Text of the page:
Stripe backs crypto…again. Should you trust it?
Apr 18, 2022 3 minute Read
The global payments company has been on and off about its point of view regarding crypto seemingly since crypto’s inception. Now, it seems the payments giant Stripe is firmly stepping back into the game. But is it safe for your business, or do Stripe’s same ol’ catches still apply?
Stripe, the US-based fintech company, is going back into the crypto business.
The San Francisco-based firm is partnering with FTX, a crypto exchange based in the Bahamas to provide payment processing services for crypto businesses. FTX US president, Brett Harrison, has been making many deals recently in the banking space.
The company has processed bitcoin payments before but stopped when it decided that bitcoin was more of an asset than a currency in 2018. Stripe’s chief technology officer, David Singelmann, said they had been taking a second look at cryptocurrencies and came to the conclusion that “maybe it is actually time to try again”.
Just last year, in 2021, Stripe announced interest in supporting crypto again.
Stripe is aiming to support NFT marketplaces, crypto exchanges, and web3 businesses. Co-founder John Collison announced the features on Twitter.
It’s an interesting perspective for a payment aggregator to take, seeing that their service relies so heavily on the processors they partner with. Not to mention a lot of flip-flopping between supporting crypto startups and flatlining.
The company previously stopped accepting bitcoin in 2018, but has partnered with FTX to offer payment processing for crypto businesses.
Stripe has gotten back into the world of cryptocurrencies, after previously halting business with crypto companies in February 2018. The company recently announced its partnership with the exchange FTX US based in the Bahamas.
The move could be a big step for the evolution of cryptocurrency and its mass adoption by consumers. Last week, Stripe’s chief executive, Patrick Collison, said that the company would begin offering fiat API integrations for Bitcoin, Ethereum, and other cryptocurrency withdrawals and deposits. This will allow consumers to pay for goods and services using cryptocurrency as well as traditional payment methods like credit cards and debit cards, which Stripe supports as-is.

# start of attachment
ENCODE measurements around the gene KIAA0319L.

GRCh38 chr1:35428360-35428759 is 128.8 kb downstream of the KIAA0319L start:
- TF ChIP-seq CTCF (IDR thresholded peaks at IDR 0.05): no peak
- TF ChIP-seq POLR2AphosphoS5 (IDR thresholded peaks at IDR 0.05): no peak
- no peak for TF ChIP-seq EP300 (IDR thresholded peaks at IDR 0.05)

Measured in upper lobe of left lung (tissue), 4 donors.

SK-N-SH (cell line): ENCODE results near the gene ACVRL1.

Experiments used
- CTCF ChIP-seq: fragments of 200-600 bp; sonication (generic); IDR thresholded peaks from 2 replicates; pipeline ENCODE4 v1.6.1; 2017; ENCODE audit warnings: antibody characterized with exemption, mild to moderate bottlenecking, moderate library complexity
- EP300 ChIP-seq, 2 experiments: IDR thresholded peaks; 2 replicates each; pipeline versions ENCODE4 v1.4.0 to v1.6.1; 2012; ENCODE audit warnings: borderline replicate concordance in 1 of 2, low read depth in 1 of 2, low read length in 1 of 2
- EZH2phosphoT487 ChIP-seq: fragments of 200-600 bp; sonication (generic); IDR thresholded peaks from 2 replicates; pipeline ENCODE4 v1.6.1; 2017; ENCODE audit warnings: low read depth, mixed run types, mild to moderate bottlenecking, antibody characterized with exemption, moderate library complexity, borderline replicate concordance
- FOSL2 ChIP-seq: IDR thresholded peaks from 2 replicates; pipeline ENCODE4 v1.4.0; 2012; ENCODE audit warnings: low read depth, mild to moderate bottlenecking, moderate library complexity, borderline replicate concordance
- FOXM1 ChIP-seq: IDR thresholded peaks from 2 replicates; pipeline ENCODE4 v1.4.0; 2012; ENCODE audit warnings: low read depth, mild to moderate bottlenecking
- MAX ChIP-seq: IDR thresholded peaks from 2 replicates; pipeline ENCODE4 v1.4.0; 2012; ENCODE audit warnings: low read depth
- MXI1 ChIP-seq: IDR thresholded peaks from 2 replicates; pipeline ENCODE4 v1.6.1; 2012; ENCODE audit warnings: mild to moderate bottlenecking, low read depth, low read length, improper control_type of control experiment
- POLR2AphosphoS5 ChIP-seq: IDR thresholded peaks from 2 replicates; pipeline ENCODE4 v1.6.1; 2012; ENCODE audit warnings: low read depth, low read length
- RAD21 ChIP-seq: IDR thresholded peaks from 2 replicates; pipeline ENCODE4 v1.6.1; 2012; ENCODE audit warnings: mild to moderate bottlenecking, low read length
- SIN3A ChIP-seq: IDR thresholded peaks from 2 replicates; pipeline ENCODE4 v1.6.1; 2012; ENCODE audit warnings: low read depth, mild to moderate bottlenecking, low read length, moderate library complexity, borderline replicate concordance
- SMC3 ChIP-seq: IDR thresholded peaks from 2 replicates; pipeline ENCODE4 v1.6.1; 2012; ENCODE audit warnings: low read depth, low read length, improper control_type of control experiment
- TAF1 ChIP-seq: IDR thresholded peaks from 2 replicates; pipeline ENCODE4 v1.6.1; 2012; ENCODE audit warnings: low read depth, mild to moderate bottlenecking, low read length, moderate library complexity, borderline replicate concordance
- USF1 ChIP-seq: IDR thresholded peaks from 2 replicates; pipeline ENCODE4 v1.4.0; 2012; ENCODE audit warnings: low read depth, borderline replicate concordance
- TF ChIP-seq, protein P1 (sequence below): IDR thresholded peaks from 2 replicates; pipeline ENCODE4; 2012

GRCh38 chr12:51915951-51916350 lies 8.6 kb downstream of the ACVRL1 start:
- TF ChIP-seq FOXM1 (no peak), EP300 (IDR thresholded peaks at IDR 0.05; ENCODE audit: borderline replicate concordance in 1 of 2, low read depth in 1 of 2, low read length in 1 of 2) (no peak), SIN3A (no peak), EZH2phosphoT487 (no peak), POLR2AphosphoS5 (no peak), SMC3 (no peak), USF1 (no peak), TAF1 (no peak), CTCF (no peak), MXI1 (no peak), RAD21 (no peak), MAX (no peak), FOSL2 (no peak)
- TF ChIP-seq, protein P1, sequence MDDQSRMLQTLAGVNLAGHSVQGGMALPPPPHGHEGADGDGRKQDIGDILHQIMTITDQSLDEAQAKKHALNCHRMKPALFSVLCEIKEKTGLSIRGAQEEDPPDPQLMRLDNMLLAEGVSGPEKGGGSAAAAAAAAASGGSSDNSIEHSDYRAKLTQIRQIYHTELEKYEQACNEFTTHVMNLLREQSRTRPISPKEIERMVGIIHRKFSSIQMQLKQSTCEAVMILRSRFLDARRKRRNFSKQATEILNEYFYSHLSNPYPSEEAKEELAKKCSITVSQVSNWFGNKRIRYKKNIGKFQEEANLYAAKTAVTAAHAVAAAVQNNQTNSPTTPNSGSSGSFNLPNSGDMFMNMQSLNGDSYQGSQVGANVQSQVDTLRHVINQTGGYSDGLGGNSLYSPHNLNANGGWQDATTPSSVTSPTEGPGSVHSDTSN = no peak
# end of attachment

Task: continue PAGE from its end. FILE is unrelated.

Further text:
Here’s the catch: cryptocurrencies will always be converted to fiat, meaning you, as a merchant, won’t be able to hold crypto. Specifically, Stripe is building fiat-to-crypto on-ramps for businesses. Payouts are always in fiat currencies.
While many people are asking whether or not you should use Stripe for cryptocurrency movements, the service is actually more aimed at crypto businesses.
A quick refresher on the way payments work: there are four key components to a payment. There’s the person with the credit card, a merchant, who’s trying to sell something. Then there’s a payment processor who makes sure that they take your money from your account and give it to the merchant. And then there’s an acquirer or bank, who’s responsible for actually moving money between accounts.
Stripe handles all of this for merchants (save for the money-moving part), which allows them to focus on their product instead of their customers’ payments. But Stripe isn’t a payment processor, it’s a payment aggregator. When you use stripe, you don’t have a merchant account, you just have a sliver of their merchant account. That means you have to abide by all the rules that all the payment processors Stripe actually works with, and—newsflash—none of them are ready to support high risk businesses like crypto exchanges or NFT sellers.
If you run a business and want an easy way to accept crypto payments, Stripe won’t be competing directly with top crypto payment processors just yet either.
The rise in popularity of NFTs as well as the increased security of the crypto industry in terms of KYC, anti-money laundering, and other requirements make cryptocurrency more appealing to Stripe.
It’s no wonder then that Stripe has returned to its crypto support after a brief hiatus. The rise in popularity of non-fungible tokens, or NFTs, is one of the main factors driving the cryptocurrency trends. Non-fungible tokens are a type of cryptocurrency that allows you to buy and sell digital goods in a blockchain marketplace. Some examples of NFTs would be digital art, rare collectibles, land deeds for Decentraland, trading cards for Gods Unchained, and much more.